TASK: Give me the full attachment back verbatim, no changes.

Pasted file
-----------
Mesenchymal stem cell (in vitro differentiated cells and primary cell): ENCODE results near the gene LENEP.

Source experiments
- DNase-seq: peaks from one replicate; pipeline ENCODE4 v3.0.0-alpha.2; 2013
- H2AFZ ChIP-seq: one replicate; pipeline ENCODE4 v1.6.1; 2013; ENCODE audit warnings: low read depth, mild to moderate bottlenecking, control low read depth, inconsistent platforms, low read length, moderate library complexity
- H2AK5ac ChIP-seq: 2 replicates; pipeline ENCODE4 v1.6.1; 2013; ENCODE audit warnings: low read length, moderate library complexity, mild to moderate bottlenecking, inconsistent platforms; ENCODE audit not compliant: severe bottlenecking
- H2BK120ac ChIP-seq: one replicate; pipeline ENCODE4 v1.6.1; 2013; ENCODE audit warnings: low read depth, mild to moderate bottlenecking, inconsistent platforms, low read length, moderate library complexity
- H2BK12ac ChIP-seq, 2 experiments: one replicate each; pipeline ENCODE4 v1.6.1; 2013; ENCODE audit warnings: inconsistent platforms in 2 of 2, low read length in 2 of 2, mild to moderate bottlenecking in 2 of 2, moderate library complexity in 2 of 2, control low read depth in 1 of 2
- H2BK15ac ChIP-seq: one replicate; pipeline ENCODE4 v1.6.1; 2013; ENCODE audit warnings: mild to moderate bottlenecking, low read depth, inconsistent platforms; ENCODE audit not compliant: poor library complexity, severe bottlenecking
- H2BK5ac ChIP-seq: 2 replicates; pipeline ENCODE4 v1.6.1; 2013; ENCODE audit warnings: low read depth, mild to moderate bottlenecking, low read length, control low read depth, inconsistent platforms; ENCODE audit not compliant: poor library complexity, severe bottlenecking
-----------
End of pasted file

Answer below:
Mesenchymal stem cell (in vitro differentiated cells and primary cell): ENCODE results near the gene LENEP.

Source experiments
- DNase-seq: peaks from one replicate; pipeline ENCODE4 v3.0.0-alpha.2; 2013
- H2AFZ ChIP-seq: one replicate; pipeline ENCODE4 v1.6.1; 2013; ENCODE audit warnings: low read depth, mild to moderate bottlenecking, control low read depth, inconsistent platforms, low read length, moderate library complexity
- H2AK5ac ChIP-seq: 2 replicates; pipeline ENCODE4 v1.6.1; 2013; ENCODE audit warnings: low read length, moderate library complexity, mild to moderate bottlenecking, inconsistent platforms; ENCODE audit not compliant: severe bottlenecking
- H2BK120ac ChIP-seq: one replicate; pipeline ENCODE4 v1.6.1; 2013; ENCODE audit warnings: low read depth, mild to moderate bottlenecking, inconsistent platforms, low read length, moderate library complexity
- H2BK12ac ChIP-seq, 2 experiments: one replicate each; pipeline ENCODE4 v1.6.1; 2013; ENCODE audit warnings: inconsistent platforms in 2 of 2, low read length in 2 of 2, mild to moderate bottlenecking in 2 of 2, moderate library complexity in 2 of 2, control low read depth in 1 of 2
- H2BK15ac ChIP-seq: one replicate; pipeline ENCODE4 v1.6.1; 2013; ENCODE audit warnings: mild to moderate bottlenecking, low read depth, inconsistent platforms; ENCODE audit not compliant: poor library complexity, severe bottlenecking
- H2BK5ac ChIP-seq: 2 replicates; pipeline ENCODE4 v1.6.1; 2013; ENCODE audit warnings: low read depth, mild to moderate bottlenecking, low read length, control low read depth, inconsistent platforms; ENCODE audit not compliant: poor library complexity, severe bottlenecking